With 18 years in the game, there’s really not much of an introduction needed for The Roots. Headlined by resident drummer ?uestlove and MC Black Thought, the hip-hop band has collaborated with some of the biggest acts worldwide (Jay-Z, Erykah Badu, Common, et al), and have helped launch the careers of even more. But just when we thought The Roots had been totally figured out, last year they made the curious decision to become the in-house band for NBC’s Late Night with Jimmy Fallon. Cautiously, fans joined the famous Philadelphia collective as they cracked jokes, acted out skits, and who can forget Questlove’s World Record for most picks placed in an afro?

Fear not, die-hard-Stans, just because The Roots have planted themselves on late night TV doesn’t mean they’ve given up on making music and touring altogether. Their ninth studio effort, How I Got Over came out this June and for the second year in a row, The Roots will be involved in the Hennessy Artistry series, this time, co-curating the exclusive four-city tour with Q-Tip. Blending together artistic, musical and cultural talents, this year’s tour promises to be filled with a different set of acts in each city—those slated to appear so far include the much talked about Jay Electronica, Big K.R.I.T., Kid Sister, Travie McCoy, Marsha Ambrosious, and many special surprise guests.

XXLMag.com recently caught up with The Root’s Black Thought to discuss his involvement in the Hennessy tour, life with a day job, and why his long awaited solo album, Masterpiece Theater, will never be released (because we’ve already heard it).

XXLMag.com: How’d you guys get involved in the Hennessy tour and what exactly does it means to “curate” it?

Black Thought: Our relationship with Hennessey started about a year ago… We did a run of something very similar but it was with The Roots and Common. But this time what’s different is the capacity to which Amir [?uest] and I are involved. Last year we were basically only involved on a musical level… Common was kind of, I guess, the ambassador. And this year, we’re in that role that Common was in last year. We’re more of the ambassadors. We have a higher level of involvement. We got to go out and go to Cognac and see where and how Hennessy has been made for years and years. We got to make our own blend to taste, we got to see what goes on behind the scenes at Hennessy and see the whole process that takes place before Hennessey winds up at your bar, or your store, or your home.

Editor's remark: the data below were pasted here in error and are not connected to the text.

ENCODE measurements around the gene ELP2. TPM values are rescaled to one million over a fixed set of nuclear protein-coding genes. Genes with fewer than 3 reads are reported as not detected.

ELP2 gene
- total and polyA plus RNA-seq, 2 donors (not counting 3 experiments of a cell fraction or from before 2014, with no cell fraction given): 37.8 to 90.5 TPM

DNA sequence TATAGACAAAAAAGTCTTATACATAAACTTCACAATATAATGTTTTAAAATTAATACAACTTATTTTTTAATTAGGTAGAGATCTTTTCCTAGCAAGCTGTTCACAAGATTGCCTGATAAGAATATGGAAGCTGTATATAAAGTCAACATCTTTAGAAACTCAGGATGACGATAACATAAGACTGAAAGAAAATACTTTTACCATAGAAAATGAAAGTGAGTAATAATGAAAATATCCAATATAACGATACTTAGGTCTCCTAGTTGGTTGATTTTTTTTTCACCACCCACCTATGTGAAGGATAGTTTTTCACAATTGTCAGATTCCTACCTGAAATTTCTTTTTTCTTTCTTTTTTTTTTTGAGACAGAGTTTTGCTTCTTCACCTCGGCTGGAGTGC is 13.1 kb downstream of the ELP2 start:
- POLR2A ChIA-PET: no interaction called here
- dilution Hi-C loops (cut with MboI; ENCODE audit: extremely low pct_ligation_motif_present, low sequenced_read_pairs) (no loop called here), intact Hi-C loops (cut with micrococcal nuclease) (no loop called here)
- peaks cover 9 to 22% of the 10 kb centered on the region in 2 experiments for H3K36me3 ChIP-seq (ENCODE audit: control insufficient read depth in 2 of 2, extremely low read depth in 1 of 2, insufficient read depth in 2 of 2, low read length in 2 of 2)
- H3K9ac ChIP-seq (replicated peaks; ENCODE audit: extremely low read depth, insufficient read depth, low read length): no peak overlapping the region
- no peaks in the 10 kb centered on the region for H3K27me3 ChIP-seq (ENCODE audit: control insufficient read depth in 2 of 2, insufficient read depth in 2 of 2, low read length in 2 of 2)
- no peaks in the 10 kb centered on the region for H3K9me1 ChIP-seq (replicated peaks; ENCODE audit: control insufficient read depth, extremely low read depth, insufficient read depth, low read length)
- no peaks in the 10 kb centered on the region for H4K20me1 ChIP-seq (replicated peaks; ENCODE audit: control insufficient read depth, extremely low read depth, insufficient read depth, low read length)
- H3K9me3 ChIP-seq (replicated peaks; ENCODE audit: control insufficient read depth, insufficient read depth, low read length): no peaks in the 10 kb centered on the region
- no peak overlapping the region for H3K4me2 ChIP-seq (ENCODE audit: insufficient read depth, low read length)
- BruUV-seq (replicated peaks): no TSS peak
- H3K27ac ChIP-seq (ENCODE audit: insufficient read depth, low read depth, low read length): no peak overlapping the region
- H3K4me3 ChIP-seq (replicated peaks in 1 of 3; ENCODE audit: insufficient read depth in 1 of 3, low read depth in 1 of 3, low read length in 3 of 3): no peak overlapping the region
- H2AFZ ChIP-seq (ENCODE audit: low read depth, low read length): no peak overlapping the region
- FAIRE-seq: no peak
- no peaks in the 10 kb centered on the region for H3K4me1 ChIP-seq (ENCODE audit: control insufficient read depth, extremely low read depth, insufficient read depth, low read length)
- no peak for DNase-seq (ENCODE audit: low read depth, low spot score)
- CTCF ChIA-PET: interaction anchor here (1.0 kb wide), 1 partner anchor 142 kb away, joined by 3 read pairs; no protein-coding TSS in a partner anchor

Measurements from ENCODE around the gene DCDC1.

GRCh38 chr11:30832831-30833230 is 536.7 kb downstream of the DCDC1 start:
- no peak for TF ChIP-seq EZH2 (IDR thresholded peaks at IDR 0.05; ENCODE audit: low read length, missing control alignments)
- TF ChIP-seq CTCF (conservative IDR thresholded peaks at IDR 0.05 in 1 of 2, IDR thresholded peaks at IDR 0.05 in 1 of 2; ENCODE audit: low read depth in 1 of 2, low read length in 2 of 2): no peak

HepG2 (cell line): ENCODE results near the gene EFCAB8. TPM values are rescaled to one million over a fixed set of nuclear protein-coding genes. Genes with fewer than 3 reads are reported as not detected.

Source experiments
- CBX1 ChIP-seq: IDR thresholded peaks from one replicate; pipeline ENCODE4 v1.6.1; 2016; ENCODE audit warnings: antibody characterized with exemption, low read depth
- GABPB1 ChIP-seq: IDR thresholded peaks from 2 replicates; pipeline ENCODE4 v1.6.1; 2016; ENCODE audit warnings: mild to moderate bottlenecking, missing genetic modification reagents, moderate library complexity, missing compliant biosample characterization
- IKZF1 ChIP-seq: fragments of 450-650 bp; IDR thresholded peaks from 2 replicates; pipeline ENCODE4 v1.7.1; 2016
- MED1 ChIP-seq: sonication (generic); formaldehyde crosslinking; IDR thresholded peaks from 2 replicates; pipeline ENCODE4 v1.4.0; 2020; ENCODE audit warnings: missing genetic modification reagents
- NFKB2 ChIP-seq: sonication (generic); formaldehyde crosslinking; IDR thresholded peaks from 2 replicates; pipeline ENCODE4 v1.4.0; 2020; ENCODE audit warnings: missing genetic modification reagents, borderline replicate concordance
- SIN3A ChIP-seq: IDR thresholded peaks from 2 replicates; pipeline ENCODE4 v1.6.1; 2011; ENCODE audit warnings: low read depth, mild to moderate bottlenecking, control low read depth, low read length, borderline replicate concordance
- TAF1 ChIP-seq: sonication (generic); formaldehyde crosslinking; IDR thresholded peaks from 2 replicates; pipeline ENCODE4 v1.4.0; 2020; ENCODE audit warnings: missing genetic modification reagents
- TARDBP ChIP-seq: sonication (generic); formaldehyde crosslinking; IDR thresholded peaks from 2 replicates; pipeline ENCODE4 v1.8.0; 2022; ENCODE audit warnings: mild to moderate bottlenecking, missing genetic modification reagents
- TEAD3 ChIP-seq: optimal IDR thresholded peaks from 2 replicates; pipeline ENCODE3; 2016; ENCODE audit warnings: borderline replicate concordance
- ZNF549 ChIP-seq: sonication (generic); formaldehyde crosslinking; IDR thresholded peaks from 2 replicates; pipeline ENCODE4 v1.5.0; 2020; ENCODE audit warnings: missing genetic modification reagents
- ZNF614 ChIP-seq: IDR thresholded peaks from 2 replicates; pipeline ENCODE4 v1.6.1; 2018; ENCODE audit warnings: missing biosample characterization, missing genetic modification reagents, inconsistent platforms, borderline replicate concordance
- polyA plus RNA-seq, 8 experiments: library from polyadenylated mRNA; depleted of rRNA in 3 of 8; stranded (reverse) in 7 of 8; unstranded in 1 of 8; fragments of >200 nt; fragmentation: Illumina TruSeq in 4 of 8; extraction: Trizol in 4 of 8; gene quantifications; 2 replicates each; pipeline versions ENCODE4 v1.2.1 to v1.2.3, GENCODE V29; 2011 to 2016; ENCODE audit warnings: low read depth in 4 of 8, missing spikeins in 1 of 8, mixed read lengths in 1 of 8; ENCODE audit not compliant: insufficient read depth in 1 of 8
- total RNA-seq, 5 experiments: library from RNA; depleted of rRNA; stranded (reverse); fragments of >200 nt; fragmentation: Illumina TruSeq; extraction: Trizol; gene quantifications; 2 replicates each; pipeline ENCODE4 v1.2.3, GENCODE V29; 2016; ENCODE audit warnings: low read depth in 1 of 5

There are supposed to be plenty of special guests on this tour; how did you go about choosing the respective guests for each city?

We wanted like-minded individuals—people who share the vision. We wanted people who do very different things than what we do, but still compliment what we do. And we also want a certain level of surprise. We want the people at each show to walk away feeling like they’ve been privy to something very special… Something that’s like a once in a lifetime experience.

The Roots , as a whole, have spent about 18 years touring; is it a bit weird to stay in one place for a bit at the Jimmy Fallon Show?

Very much so… It’s a totally different animal than what we’re accustomed to. And I think that we’re getting used it but it’s still a bit awkward. I feel like I have a lot of time on my hands at home. I feel like I have a lot of time just up in the NBC building and a lot less time alone if that makes any sense. Like, we toured a lot, so we got accustomed to being in a different city every day and being in front of an audience but the audience didn’t really come around ‘til show time. So during travel time and before the show from day to day, that would be mine… I could read, write, and just do my personal thing. But now there’s a lot less time for me to do that with me having an official day job I have to be at.

The Roots have already quickly become a part of the show’s fabric with the frequent skits; are you feeling the pressure to be funny? The audience seems to really be expecting a lot from you guys now.

I don’t quite feel “pressure” to be funny but I definitely feel it’s necessary to come across as someone who’s open to suggestions, though. The writers weren’t quite sure if The Roots wanted to be seen in that type of a comedic light, you know? Just based on whatever image we already have. People have the tendency to think that The Roots are ultra serious and militant and…

You think people see you as militant?

Well, totally non-comedic. I mean, we aren’t really known as a band of funny guys so, making it known that we’re open to that type of humor is important. And we pick and choose. There are certain things that people write that I might not feel like it’s something I should do, but maybe a different member of the band won’t have a problem with it. There hasn’t been anything too outrageous to oppose to as of yet but people who have been a fan of The Roots or of me personally, they get a chance to see us in a totally different light. They get to watch us just cuttin’ up, you know?